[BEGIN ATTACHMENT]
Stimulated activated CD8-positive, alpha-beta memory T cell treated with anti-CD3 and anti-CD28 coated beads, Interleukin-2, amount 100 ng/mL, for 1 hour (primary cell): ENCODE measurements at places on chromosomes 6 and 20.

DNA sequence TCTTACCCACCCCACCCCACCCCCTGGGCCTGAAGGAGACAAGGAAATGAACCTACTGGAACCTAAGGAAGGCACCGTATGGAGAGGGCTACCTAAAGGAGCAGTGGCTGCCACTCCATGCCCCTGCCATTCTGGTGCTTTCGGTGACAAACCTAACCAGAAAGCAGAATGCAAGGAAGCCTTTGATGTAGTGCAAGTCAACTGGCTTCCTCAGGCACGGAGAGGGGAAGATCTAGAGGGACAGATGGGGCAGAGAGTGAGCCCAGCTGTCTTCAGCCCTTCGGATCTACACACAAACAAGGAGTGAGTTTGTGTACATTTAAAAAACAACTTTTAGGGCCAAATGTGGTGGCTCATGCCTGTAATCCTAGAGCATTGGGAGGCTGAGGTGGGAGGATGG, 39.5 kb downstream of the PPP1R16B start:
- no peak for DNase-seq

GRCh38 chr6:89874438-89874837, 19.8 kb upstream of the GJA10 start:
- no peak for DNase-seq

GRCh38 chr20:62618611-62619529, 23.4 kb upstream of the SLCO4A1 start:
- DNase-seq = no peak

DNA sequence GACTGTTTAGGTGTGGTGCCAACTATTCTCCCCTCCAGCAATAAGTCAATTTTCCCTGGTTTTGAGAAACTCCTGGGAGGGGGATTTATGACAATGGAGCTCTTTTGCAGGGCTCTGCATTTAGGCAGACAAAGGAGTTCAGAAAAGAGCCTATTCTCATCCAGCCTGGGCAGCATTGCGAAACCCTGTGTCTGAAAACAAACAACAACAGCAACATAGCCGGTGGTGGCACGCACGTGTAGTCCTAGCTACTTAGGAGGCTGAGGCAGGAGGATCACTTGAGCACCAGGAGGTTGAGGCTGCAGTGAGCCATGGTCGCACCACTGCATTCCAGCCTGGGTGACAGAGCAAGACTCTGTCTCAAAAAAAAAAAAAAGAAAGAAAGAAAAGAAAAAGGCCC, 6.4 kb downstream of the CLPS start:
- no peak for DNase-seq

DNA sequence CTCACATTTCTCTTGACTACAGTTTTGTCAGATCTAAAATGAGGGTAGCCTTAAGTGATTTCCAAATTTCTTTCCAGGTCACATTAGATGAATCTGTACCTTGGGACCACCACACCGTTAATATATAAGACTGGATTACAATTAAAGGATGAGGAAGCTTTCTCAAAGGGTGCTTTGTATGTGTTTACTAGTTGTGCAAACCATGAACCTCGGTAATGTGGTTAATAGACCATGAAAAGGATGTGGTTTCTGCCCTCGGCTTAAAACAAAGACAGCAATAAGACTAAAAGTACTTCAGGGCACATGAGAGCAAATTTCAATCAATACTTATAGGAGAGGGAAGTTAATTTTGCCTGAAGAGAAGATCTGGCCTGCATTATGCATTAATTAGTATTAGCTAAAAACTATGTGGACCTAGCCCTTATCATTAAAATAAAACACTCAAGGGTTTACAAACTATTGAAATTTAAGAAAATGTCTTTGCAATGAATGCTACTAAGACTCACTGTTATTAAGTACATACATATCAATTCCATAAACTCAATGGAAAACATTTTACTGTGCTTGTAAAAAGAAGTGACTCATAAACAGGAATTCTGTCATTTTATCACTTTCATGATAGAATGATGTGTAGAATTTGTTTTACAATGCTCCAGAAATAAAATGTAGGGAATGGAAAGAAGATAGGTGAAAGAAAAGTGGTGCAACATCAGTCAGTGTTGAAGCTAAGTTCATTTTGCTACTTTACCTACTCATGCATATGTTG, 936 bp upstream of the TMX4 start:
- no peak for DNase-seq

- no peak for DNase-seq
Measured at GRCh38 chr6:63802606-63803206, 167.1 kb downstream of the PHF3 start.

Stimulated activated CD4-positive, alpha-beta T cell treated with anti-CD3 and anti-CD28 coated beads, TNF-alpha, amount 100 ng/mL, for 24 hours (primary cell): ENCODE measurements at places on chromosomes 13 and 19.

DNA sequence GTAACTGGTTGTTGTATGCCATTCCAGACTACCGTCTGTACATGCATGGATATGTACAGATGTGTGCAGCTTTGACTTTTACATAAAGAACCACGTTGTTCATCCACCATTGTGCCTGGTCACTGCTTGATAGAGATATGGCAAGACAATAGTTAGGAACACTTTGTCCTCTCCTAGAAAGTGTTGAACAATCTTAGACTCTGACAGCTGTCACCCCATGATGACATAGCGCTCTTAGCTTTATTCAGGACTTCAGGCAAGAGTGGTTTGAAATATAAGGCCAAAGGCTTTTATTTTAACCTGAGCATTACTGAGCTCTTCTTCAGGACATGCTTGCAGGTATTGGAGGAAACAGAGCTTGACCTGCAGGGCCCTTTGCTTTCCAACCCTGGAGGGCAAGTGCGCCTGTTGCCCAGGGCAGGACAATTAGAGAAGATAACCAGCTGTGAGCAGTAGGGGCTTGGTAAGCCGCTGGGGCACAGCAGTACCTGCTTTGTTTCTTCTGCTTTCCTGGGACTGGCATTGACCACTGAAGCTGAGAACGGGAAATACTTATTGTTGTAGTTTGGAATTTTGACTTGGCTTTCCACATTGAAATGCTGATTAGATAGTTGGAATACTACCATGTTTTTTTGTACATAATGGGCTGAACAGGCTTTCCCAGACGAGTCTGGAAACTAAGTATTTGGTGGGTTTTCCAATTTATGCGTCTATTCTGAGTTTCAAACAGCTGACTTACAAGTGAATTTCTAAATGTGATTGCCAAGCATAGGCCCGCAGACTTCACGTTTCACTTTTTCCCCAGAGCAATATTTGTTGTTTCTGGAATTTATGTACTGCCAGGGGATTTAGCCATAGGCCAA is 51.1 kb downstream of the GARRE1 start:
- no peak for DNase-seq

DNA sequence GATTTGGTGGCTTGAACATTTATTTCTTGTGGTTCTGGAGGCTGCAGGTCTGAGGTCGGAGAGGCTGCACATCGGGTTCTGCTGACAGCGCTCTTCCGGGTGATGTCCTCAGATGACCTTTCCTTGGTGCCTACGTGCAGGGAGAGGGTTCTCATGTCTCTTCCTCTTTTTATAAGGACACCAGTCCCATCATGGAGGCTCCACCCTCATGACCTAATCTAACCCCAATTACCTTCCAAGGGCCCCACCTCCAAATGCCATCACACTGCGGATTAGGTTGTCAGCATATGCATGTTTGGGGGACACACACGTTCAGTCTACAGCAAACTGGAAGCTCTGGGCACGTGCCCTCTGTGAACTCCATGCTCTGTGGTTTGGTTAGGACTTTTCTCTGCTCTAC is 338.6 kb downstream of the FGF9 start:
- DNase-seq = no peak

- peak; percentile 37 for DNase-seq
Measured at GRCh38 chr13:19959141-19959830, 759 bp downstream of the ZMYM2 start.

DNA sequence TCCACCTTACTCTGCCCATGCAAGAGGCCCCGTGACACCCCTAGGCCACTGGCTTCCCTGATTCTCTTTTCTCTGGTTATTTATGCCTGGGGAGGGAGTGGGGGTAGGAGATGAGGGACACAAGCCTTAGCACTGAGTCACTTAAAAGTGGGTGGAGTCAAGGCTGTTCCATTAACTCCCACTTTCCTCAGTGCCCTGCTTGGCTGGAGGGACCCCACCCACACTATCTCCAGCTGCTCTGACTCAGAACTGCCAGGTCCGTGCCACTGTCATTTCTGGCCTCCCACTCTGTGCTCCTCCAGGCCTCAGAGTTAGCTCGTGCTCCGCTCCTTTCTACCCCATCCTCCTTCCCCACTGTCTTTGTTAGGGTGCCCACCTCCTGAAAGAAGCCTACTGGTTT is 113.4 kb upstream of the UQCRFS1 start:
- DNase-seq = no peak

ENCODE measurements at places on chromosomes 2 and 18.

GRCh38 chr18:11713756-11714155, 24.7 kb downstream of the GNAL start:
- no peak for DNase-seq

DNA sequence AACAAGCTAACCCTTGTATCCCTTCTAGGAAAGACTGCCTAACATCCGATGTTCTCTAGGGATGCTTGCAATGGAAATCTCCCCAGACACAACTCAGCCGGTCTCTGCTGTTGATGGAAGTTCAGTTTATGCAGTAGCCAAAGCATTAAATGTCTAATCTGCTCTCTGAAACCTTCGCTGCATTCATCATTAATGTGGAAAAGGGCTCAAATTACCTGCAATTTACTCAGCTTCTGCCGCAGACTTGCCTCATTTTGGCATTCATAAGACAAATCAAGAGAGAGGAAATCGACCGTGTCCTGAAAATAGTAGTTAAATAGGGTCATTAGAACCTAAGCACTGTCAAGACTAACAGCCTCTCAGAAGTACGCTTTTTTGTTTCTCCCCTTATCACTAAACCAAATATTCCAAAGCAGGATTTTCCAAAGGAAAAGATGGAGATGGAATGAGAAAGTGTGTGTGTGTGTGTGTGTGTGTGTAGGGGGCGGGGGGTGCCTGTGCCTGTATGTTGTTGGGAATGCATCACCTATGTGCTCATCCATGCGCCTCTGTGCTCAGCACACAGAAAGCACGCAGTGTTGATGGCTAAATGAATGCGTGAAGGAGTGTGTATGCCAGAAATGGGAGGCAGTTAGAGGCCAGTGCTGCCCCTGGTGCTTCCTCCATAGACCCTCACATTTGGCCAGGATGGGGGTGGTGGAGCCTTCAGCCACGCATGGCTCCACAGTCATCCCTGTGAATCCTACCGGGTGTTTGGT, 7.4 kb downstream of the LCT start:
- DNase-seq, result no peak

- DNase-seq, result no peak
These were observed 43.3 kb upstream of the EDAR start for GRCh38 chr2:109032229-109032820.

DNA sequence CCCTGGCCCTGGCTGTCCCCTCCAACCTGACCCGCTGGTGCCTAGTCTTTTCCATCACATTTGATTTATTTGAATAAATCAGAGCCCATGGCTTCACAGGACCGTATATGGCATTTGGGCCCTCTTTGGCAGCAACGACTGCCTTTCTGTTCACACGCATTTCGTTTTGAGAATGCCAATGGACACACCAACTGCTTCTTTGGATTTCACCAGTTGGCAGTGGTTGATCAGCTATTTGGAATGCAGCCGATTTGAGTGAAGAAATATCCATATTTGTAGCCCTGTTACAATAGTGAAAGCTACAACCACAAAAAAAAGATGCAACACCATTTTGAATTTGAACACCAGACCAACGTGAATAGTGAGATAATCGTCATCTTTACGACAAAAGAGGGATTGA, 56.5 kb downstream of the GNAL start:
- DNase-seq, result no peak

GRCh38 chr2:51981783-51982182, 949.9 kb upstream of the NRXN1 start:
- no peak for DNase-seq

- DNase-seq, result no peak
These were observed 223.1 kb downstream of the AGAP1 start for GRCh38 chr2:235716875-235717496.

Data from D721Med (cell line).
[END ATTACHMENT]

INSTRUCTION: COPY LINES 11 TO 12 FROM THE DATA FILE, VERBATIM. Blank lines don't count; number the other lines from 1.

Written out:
- no peak for DNase-seq

- no peak for DNase-seq